Luis Martim Aureliano is an independent financial crypto analyst, consultant.
With cryptocurrencies surpassing the USD 2trn market capitalization milestone, the upward price momentum has drawn a fair share of cheerleaders and detractors into the conversation surrounding Bitcoin (BTC)’s future. While the debate rages on, the expansion of the Bitcoin monetary ecosystem to support greater derivatives trading has sparked many interesting developments, especially for traders.
For one, given that Bitcoin exhibits the largest and most developed futures contract ecosystem, the king of crypto is undeniably benefiting from lower volatility over time, which continues to fall as evidenced by the chart below.
Although candlestick price charts may tell another tale, given how unprecedented the price swings are compared to nearly every other asset class, the introduction of Bitcoin futures has also encouraged more participation from retail and institutional investors alike.
A quick look at the rise in futures open interest (how many futures contracts are outstanding) in the chart below demonstrates the overall growth in demand for futures. A closer inspection shows that the expansion in open interest does lag prices (yellow line) historically with a few exceptions (most recently in mid-April). This can be interpreted to mean that BTC price action in the spot market might be a key driver of growing interest in the futures market.
Still, that doesn’t mean that Bitcoin futures have no role in indicating the future of BTC spot prices. There is still a significant spread (difference or delta) between Bitcoin futures prices and spot prices, which have opened up a uniquely profitable trading opportunity with very limited risk. This is especially attractive for traders who want to avoid being held prisoner to sharp daily price swings.
The most unexposed BTC trading opportunity
Before the days of a booming futures market, the main arbitrage opportunity in the crypto space was between exchanges. For those unfamiliar with arbitrage, this is basically the idea of buying something cheap and simultaneously selling it for more, capturing the difference in prices while maintaining a neutral position in the market.
One historical example in Bitcoin was when traders would buy coins at a cheaper price on one exchange, move them to another exchange to be sold for a higher price, and then repeat the process. However, the time it took to move coins between exchanges and BTC price volatility made this risky trade.
Fortunately, since exchange fees now make this form of arbitrage difficult, if not impossible to implement, a relatively risk-free opportunity has arisen. Traders can exploit the significant difference between spot and futures prices in a trade, which persists to this day, with more minimal risk.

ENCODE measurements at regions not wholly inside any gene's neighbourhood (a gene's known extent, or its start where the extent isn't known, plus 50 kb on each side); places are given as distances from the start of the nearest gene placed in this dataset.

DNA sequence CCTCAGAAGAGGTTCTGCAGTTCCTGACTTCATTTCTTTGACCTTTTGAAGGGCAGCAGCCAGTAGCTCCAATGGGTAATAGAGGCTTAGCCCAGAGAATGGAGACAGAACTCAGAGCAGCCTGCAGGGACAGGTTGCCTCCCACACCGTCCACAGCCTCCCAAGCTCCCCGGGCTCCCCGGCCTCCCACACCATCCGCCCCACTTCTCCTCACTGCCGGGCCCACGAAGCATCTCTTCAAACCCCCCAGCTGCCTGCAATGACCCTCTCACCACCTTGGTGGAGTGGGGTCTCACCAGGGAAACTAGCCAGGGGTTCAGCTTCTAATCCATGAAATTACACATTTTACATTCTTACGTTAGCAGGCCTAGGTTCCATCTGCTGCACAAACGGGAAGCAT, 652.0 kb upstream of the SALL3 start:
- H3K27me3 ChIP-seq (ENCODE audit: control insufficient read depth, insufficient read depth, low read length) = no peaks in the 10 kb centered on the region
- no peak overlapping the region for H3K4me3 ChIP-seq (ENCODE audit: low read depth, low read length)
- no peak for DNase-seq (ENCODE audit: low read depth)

At the time of writing, a quick look at CME futures data for Bitcoin showed that the December 2021 contract (which expires in that month) was trading substantially higher than spot prices (see chart below comparing BTC futures to BTCUSD spot prices on Coinbase). As of the close of trading on May 3rd, 2021, the difference between the spot and futures price was approximately USD 3,500. This difference represents an almost risk-free opportunity.
Effectively, that means that traders could, for example, buy Bitcoin in the spot market at USD 57,215 and sell December 2021 Bitcoin futures for USD 60,720, capturing the USD 3,505 difference. This equates to around a 6% return over 9-months. Traders would have to hold onto this trade for 9-months (until the futures contract expires at the end of December), but other futures contracts which expire sooner can also be purchased to drive returns even higher.
For instance, the September futures contract displayed below also highlights a notable difference between recent prices and September’s price, which can be exploited.
What this means is that every time a futures contract is more expensive than spot prices, traders can buy BTC in the spot market and sell BTC in the futures market to capture this difference, while remaining completely unexposed to bitcoin volatility. Ultimately, given the structure of futures contracts relative to spot prices, generating a 15%-20% return over 2021 would not be implausible.
This makes the above-mentioned trading opportunity very promising, namely due to the lower level of risk. Just don’t lose your private keys to your BTC wallet holdings.
Disclaimer: This article is not a financial advice and you should always do your own research before investing.
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